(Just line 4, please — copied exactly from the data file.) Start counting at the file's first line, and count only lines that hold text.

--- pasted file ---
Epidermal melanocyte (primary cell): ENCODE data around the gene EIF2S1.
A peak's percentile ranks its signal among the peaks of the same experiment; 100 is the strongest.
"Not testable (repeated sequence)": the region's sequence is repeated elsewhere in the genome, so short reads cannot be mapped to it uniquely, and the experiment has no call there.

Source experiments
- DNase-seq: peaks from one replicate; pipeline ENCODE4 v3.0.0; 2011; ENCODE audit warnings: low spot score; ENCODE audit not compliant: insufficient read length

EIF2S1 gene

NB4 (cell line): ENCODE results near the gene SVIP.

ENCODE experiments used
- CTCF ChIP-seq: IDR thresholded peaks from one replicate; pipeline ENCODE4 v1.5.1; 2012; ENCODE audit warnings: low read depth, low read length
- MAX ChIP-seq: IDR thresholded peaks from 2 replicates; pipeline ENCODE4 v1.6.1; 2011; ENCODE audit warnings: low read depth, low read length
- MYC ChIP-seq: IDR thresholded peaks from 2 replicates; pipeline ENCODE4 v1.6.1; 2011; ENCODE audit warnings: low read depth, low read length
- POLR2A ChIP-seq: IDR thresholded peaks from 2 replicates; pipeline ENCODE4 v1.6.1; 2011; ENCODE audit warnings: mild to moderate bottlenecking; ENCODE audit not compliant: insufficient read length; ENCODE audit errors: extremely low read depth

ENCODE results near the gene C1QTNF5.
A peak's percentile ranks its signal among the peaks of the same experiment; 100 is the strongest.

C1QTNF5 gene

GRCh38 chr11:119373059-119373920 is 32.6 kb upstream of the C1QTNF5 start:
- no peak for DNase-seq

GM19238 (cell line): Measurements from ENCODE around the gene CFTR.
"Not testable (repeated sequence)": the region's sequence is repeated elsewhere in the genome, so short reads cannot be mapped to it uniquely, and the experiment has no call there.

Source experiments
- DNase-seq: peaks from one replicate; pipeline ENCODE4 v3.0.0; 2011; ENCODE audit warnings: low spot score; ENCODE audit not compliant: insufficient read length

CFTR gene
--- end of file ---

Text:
Source experiments